More broadly, Putin’s attack on Ukraine is another challenge to America’s global power and the concept of a free and democratic world that multiplies its influence. Liberal democracy now faces a fearsome challenge, not just from a revanchist Russia but from a rising, authoritarian super power in China. And unlike during the Cold War, when all parties stood firm in the face of a 40-year struggle against communism, America’s own democracy is reeling, threatened by a former President who tried to cling to power.
In a sign of the shattered fabric of US national unity, ex-President Donald Trump, fresh from declaring Putin a “genius” on Tuesday, quickly called into Fox and lied that a “rigged election” in the US saddled Americans with an illegitimate President and emboldened the Russian leader – over whom he himself always fawned.
A poignant address
The true nature of the Russian assault, and its significance for the rest of the world, shone through a poignant address by Zelensky, who said he had called Putin earlier and got only silence on the line.
Pleading with the people of Russia in their own language, Zelensky said: “You are being told this fire will free the Ukrainian people. But Ukrainian people are free.”
The Ukrainian President, a former comedian now charged with narrating a national tragedy, told Russians, “We want to determine our history by ourselves. In peace, calm and honesty.” And in a chilling aside, hours before guns again rang out over a continent stained with the blood of millions lost in tyrants’ wars, Zelensky noted the lesson that localized battles rarely stay that way in a region cursed by history – a point underscored by the tens of thousands of US graves in Europe from two world wars. “This step can become a beginning of a great war at the European continent,” he said.
Former US Defense Secretary William Cohen, speaking to CNN’s Anderson Cooper, made a similar point. “Starting a war in a dry place, so to speak, can set off a wild fire,” he said.
A risk for Putin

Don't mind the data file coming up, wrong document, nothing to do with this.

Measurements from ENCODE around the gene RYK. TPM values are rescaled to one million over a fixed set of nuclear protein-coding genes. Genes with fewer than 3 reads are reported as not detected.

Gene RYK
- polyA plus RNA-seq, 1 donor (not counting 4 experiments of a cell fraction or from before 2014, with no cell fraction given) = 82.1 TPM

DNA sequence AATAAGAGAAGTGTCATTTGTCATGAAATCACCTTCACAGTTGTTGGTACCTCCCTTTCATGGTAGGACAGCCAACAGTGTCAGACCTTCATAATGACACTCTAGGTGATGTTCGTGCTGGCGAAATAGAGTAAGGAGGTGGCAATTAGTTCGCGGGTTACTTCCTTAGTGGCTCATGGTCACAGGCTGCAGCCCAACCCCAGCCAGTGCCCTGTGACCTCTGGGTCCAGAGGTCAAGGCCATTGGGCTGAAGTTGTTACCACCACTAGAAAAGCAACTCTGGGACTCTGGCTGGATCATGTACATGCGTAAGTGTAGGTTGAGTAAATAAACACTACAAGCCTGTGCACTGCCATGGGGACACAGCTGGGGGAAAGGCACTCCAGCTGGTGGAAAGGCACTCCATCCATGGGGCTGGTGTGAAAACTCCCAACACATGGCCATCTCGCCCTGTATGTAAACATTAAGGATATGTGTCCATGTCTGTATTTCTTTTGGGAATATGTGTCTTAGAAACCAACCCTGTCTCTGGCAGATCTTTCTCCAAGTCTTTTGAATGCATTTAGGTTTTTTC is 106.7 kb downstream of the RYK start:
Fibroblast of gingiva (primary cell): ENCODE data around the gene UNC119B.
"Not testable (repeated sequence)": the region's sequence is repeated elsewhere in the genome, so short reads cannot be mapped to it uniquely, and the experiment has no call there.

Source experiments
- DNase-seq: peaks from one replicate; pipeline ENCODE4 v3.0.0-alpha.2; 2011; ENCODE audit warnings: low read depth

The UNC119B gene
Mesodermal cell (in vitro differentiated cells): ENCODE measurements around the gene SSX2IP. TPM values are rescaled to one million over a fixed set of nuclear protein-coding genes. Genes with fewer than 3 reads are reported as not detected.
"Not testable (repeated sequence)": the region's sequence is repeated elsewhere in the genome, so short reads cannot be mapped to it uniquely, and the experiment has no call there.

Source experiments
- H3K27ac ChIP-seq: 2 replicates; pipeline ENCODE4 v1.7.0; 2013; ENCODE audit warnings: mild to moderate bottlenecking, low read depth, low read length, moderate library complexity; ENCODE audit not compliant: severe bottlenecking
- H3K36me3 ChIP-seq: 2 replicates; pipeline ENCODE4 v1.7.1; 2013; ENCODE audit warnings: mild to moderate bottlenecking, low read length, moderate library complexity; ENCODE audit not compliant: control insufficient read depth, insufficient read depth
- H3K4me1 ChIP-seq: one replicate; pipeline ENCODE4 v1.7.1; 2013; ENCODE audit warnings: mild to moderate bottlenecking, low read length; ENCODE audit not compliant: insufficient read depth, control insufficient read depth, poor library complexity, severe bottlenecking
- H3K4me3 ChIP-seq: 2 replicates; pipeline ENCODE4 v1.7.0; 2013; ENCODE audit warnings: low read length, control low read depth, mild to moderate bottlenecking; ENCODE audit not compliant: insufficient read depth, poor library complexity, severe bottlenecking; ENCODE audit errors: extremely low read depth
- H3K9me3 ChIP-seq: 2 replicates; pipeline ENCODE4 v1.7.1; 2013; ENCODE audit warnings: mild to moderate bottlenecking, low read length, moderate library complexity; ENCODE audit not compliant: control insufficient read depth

The extent and duration of the operation led by tens of thousands of Russian troops massed around Ukraine is not yet certain. But its purpose is clear. One autocratic Russian leader has made the choice to deprive millions of Ukrainians of their right to make their own decisions about their country and its future. Their obvious preference is not to be ruled by Russia.
A senior US official familiar with the latest US intelligence said that the early assessment was that this was the start of the full Russian invasion long predicted by the United States.
Putin has long chafed against what he sees as disrespect from America following the Cold War and NATO’s eastern expansion to encompass ex-Soviet allies like Poland, Romania and Hungary. This explains why the conflict might be located in Ukraine, but it’s also a broader challenge to Washington.
In the early fog of war, it is too early to tell the extent of resistance the Russians would face, if they would topple the government in Ukraine, or if the illegal invasion could cause an insurgency that could kill Russian troops and create conditions that could challenge Putin’s regime.
One Russia expert, former senior CIA officer Paul Kolbe, said that the invasion of a nation that is larger than France or Germany could eventually create an unsustainable situation for the Russians and was an enormous gamble.
“Putin is going to try to swallow a porcupine here and it is going to be hard for the Russian bear to digest it,” Kolbe told CNN’s Erin Burnett.
“This is a conflict that is going to extend over months and years whether the invasion goes well for Putin or not. He is going to change the shape of Europe and is going to set enduring lines of conflict within Ukraine and on the borders of Ukraine with the West,” he added.
Moments before the assault started, diplomats had gathered in the UN Security Council chamber for a meeting chaired, in a bitter quirk of the world body’s schedule, by the Russian ambassador.
UN Secretary-General António Guterres made a last-ditch plea for invasion orders to be countermanded.
“I have only one thing to say from the bottom of my heart. President Putin, stop your troops from attacking Ukraine. Give peace a chance. Too many people have already died.”
It was already too late.